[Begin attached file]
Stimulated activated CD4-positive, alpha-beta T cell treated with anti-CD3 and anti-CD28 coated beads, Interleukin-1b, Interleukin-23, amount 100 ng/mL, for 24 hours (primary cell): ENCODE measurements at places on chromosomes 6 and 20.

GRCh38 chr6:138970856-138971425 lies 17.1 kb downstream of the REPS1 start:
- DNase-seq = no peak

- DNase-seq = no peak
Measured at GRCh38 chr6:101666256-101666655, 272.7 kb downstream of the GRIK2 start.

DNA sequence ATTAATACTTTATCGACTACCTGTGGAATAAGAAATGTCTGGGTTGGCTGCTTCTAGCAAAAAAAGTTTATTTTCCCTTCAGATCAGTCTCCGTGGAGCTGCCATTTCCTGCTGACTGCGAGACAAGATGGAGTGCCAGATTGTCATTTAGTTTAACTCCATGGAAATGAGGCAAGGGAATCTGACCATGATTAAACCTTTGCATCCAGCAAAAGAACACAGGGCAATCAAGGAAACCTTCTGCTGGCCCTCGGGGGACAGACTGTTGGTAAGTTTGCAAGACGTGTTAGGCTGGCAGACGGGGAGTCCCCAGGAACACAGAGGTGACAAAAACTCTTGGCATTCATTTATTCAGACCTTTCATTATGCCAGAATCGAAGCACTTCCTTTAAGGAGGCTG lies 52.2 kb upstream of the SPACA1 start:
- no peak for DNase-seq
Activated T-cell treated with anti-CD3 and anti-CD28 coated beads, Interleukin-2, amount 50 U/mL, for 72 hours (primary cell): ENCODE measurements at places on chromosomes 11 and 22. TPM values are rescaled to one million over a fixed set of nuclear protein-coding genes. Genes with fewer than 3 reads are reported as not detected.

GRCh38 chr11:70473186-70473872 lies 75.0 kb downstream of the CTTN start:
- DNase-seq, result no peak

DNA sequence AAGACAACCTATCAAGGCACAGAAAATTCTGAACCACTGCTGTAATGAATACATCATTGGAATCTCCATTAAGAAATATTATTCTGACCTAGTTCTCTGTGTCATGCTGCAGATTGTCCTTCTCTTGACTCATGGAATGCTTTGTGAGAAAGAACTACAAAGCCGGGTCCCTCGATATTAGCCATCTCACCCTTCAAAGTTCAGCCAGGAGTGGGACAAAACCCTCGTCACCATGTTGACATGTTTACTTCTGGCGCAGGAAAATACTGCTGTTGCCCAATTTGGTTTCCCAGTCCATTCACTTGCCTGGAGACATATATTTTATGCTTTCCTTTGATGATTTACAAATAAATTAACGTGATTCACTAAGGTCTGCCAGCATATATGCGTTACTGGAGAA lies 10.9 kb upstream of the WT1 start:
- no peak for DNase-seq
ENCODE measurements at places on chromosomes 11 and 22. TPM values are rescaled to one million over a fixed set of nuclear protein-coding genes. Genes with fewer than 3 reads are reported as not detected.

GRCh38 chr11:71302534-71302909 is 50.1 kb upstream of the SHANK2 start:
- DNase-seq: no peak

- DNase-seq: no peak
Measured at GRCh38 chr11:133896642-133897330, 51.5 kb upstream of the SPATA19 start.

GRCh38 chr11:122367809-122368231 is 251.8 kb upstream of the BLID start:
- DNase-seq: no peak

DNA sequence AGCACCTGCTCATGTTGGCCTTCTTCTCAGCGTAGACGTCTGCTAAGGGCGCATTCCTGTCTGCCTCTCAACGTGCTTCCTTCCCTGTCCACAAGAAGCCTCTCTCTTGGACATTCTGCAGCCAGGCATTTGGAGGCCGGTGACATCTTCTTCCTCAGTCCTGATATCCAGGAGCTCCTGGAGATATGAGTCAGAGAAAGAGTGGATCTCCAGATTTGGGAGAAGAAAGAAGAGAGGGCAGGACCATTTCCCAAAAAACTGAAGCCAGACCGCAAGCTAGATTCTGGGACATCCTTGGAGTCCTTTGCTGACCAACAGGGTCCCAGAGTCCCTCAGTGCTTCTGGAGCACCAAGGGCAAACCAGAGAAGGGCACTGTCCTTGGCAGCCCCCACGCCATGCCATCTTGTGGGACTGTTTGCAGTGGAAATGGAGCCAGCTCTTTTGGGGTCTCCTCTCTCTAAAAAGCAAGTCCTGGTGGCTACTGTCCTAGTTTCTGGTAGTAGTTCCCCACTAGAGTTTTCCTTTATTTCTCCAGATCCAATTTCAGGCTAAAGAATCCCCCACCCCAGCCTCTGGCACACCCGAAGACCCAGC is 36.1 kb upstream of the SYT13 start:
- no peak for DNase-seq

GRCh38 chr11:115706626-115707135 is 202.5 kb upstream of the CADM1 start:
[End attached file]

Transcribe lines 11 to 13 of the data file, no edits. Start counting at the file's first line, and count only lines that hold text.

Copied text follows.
DNA sequence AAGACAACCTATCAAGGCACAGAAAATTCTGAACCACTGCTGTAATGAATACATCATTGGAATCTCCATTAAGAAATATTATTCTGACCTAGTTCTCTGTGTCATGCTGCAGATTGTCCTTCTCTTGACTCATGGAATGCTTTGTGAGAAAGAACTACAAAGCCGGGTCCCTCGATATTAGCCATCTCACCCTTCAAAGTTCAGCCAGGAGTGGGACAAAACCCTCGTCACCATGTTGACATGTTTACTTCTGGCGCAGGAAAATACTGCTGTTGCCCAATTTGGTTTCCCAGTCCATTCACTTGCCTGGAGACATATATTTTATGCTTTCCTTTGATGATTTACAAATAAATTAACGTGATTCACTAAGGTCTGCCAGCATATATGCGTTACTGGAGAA lies 10.9 kb upstream of the WT1 start:
- no peak for DNase-seq
ENCODE measurements at places on chromosomes 11 and 22. TPM values are rescaled to one million over a fixed set of nuclear protein-coding genes. Genes with fewer than 3 reads are reported as not detected.